The problem with Catch Me If You Can is that it too closely resembles its young hero. This latest world premiere musical at the 5th Avenue Theatre has the superficial words and good looks and seductive moves to charm the crowds. We are, after all, in the clever hands of the Hairspray team—including composer Marc Shaiman, colyricst Scott Wittman, choreographer Jerry Mitchell, scenic designer David Rockwell, and director Jack O’Brien. And Tony-winning playwright Terrence McNally is in charge of book duties. But somewhere along the line everybody got caught up in the con and forgot about emotional substance.
Based on the true story that inspired the Steven Spielberg film of the same name, the show follows 1960s teenager Frank Abagnale, Jr. (Aaron Tveit) as he wildly smooth-talks his way into jobs (pediatrician, Pan Am pilot) as well as millions of dollars through bad checks. Father Frank, Sr. (Tom Wopat) fails at business and at holding onto alluring, unfaithful wife Paula (Rachel de Benedet). They shatter young Frank’s illusion so he impetuously decides to become an illusion.
Catch Me boasts a good gimmick, so far as it goes. It begins with Frank, Jr. being apprehended by FBI Fraud Agent Carl Hanratty (Norbert Leo Butz). The kid turns to inform the audience, “I want to tell my story as it really happened, a TV story to end all TV stories.” The old NBC peacock insignia lights up a huge screen on the back wall, the orchestra kicks in—it remains on stage throughout thanks to designer Rockwell’s stylish, swooping bandstand—and we’re encouraged to welcome the high-stepping Frank Abagnale, Jr. Dancers. The ensemble sings “Live in Living Color!” with Tveit in the lead, swinging through lyrics like “Sit back and let me be your TV guide.” The rest unfolds as a prime time flashback (well…except when it isn’t a TV special, a distinction which remains a little fuzzy.)
It’s cute and glib. The songs are so-so but spirited. And the show continually tosses off shiny tricks. The Act Two opener features our hero in doctor guise while horny nurses gyrate and their go-go dancing silhouette counterparts are projected on a large Red Cross on that very busy back screen (I missed a portion of one big number because the pretty, pretty blinking lights behind it were in the process of spelling out Frank’s name). Costumer Bob Mackie, a legend responsible for almost any outfit Cher ever used for shock value, somehow does not get spectacularly tacky enough with his creations here but he does know how to do TV wardrobe. In short time, we do, indeed, feel as though we’re in some studio audience.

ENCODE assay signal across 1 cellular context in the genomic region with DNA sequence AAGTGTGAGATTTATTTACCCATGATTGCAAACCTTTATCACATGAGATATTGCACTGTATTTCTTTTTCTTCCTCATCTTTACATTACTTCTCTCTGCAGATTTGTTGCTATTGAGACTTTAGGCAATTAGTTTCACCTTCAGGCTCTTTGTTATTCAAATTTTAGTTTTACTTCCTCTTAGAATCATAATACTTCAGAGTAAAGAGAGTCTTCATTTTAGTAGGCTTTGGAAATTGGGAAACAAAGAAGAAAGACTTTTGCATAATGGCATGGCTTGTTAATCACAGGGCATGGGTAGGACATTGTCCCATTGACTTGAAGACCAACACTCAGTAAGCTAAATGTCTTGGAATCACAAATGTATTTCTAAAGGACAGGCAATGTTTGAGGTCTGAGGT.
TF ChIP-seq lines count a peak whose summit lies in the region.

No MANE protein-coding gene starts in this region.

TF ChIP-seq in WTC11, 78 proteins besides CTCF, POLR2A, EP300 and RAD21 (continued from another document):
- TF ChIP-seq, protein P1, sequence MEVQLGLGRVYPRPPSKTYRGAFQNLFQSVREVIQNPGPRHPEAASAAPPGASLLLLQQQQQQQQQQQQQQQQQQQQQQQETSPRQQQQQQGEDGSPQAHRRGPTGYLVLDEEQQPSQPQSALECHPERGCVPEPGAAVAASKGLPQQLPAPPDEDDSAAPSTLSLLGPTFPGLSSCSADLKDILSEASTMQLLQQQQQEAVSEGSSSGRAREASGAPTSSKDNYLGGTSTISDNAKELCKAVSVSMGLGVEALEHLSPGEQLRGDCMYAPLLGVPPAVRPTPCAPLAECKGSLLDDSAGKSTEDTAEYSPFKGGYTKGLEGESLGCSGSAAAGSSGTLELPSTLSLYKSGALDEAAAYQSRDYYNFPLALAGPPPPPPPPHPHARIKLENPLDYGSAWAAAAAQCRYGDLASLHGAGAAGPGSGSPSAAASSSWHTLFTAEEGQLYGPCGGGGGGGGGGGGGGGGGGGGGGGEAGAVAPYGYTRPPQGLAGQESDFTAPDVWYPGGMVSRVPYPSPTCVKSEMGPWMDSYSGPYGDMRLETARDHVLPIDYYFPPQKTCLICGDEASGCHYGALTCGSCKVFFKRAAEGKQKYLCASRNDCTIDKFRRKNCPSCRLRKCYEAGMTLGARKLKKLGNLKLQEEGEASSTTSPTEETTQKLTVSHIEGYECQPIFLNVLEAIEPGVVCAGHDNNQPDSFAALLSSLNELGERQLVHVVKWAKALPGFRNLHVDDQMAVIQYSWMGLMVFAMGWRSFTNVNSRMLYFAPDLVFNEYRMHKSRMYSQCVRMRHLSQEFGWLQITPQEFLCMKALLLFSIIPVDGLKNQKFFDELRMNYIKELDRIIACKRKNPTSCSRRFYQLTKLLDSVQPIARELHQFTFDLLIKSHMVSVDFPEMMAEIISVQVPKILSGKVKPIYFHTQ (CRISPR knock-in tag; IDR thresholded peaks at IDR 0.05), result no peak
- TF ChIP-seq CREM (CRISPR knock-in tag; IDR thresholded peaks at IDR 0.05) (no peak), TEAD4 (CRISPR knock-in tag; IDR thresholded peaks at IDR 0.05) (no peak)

But a studio audience is not a theater audience.
Too much effort is expended on Frank, Jr.’s glitzy fantasies and not enough attention—including in McNally’s surprisingly underfed book—to the hurt that feeds them. A series of Act Two songs and revelations is too late to ask us to care about the decline of Frank’s father (Wopat sounds great but seems to be cruising on automatic). And I don’t know what we’re to make of the highly sexed Mrs. Abagnale: de Benedet has a terrific singing voice but an accent from some heretofore unrecognized French province.
Some tender moments finally arrive when Frank, Jr., still posing as a doctor, falls for geeky Southern belle Brenda (Kerry Butler), a hospital candy-striper. They share a sweet song, “Seven Wonders,” in which Frank, Jr. assures Brenda that her awkward charms outweigh all the worldly sights he’s seen. But then we meet Brenda’s family in New Orleans. Linda Hart, the villainous Velma Von Tussle in Hairspray, is boisterously funny as Brenda’s excitable mother but it’s like we’ve suddenly landed in Mame, complete with hoary song cues such as “We sing our feelings instead of havin’ ’em…” (This is the same McNally who wrote the fine libretto for Ragtime?)
With Tveit mired in TV land, the only real life in the show is the remarkable Butz, who turns Hanratty into a rumpled, sympathetic loner—all mumbles and tics, he moves with a permanent crimp in his body, as if Hanratty can’t quite straighten up after years at a thankless desk job. Butz won a Tony for his work playing a con man in Dirty Rotten Scoundrels, and here pulls off the nifty trick of goofing in the ironic way demanded by the show’s conceit yet still creating a lived-in person—something which the adorable and very hard-working Tveit (fresh from New York’s Next to Normal hit) never quite manages.
Very little of the experience hits you between the eyes in a boffo, Big Broadway way. Tveit’s bravura and top note on “Goodbye,” a final farewell song to the charade he’s been living, provide some thrill, as does Butler’s powerhouse vocal on her farewell to Frank, “Fly, Fly Away”—a bizarre, proto-gospel number that seems to stump even director O’Brien. Is it honesty or parody? And where did this little Southern white girl get that song? Butler sings the living hell out of it nonetheless.
There’s something unnervingly universal about being an impostor in one’s own life. The show would have you believe it’s tapped into that with an out-of-nowhere weepy climax—which all the “characters” watch from the exposed wings—followed by a pat denouement that quickly wipes away the tears. When Tveit gets handcuffed and hugs Hanratty, sobbing, you wonder why he’s making such a fuss. What did we miss? Did we change the channel?